There were times that we faced challenges and many obstacles in our way. We were fortunate to have some people on our side who would help us any way they could answering any questions we had or just hear us vent. More than anything though, we had to be patient and understanding. When people hear our story, most become frustrated with the system for taking so long. Trust me, we have shared those frustrations at points. However, looking at it now, that year and some months gave our sons time to heal. Time to grow. Gave us a stronger bond. As exciting as it is for us to gain members of our family, we will never forget that our sons had to lose family in order for this to happen.
Sure, the foster/adoption process can be long. Sure, at times we wanted to pull out our hair but, we feel like that process is also a refining process. The long process brings out emotions and feelings inside of you that maybe you didn’t realize or think about. It weeds out the people who are possibly not ready to be foster/adoptive parents. It helps you examine your heart and helps you find your true motives.
YOU DON’T HAVE TO BE SPECIAL
We hear a lot that we are special for working with foster kids and adopting our boys. We hate it when people say that. We could not disagree more. Nothing about us is special. Sure, not everyone is called to foster or adopt. Not everyone is called to be a police officer or a nurse either. However, there are ways that we, as citizens can still help. There are ways that you can help your local foster community.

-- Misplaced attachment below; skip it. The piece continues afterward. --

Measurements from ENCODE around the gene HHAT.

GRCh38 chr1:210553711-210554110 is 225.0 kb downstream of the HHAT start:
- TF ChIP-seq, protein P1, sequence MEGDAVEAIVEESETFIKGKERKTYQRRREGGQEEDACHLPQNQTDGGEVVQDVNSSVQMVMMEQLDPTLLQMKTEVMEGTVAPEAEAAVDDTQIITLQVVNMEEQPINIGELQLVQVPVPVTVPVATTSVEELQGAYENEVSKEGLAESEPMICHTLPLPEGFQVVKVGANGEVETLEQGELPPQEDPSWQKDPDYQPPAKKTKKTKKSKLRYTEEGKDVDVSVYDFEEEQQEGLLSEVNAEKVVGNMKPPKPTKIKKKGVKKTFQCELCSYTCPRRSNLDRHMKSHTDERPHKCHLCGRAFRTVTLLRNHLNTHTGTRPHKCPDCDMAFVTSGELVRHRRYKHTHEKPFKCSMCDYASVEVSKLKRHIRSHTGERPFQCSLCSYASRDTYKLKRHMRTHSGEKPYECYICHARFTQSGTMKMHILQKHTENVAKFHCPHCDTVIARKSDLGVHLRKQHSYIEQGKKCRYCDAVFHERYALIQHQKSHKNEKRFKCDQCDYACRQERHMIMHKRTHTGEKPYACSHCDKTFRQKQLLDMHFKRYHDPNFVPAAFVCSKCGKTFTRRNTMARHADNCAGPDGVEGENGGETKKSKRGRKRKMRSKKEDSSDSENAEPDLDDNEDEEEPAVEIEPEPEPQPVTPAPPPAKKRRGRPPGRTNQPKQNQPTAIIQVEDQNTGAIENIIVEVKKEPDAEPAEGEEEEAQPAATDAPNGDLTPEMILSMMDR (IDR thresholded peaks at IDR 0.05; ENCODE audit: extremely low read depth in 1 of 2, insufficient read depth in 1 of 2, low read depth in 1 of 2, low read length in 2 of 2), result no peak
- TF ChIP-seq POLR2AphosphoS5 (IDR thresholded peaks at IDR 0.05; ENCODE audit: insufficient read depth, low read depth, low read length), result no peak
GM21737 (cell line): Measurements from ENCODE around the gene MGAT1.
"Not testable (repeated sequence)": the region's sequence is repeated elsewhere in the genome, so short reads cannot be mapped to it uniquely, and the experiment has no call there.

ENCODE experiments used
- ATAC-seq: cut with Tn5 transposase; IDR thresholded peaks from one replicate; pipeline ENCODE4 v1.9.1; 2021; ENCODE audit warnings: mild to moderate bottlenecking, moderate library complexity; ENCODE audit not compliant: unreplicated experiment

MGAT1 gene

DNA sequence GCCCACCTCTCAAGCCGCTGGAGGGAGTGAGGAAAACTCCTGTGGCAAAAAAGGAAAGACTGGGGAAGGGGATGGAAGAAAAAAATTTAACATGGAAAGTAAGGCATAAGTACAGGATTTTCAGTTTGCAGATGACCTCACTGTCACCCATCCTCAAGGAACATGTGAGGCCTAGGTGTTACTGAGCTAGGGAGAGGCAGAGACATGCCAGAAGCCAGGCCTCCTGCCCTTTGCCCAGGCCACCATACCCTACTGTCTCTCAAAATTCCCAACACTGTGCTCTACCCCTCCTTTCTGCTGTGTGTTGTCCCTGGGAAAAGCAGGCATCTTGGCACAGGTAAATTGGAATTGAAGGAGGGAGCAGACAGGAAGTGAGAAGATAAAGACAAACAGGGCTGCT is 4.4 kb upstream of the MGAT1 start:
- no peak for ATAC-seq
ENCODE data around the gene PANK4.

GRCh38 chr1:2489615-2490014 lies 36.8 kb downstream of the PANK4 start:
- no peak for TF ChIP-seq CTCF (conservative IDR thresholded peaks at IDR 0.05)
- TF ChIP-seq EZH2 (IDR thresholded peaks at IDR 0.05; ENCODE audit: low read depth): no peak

We don’t know what we would have done without the support of our family and friends. There are so many ways you can help. Serve. Love. Share. Every child deserves a good life.
Months after Cameron and Bryce were placed with us, Bryce woke up in the middle of the night scared from a bad dream. He snuck into my room,tapped me on the shoulder and woke me up saying, ‘Mama’.
Post submitted by Cathy Lawer, foster/adoptive mom of Cameron and Bryce.
Last fiscal year, nearly 80% of the children discharged from Miracle Hill Foster Care were successfully discharged from state custody. A majority of them went back to their family or friends of their family, and some were adopted. If you’d like to learn more about fostering or how you can support a foster family, connect with Miracle Hill Foster Care.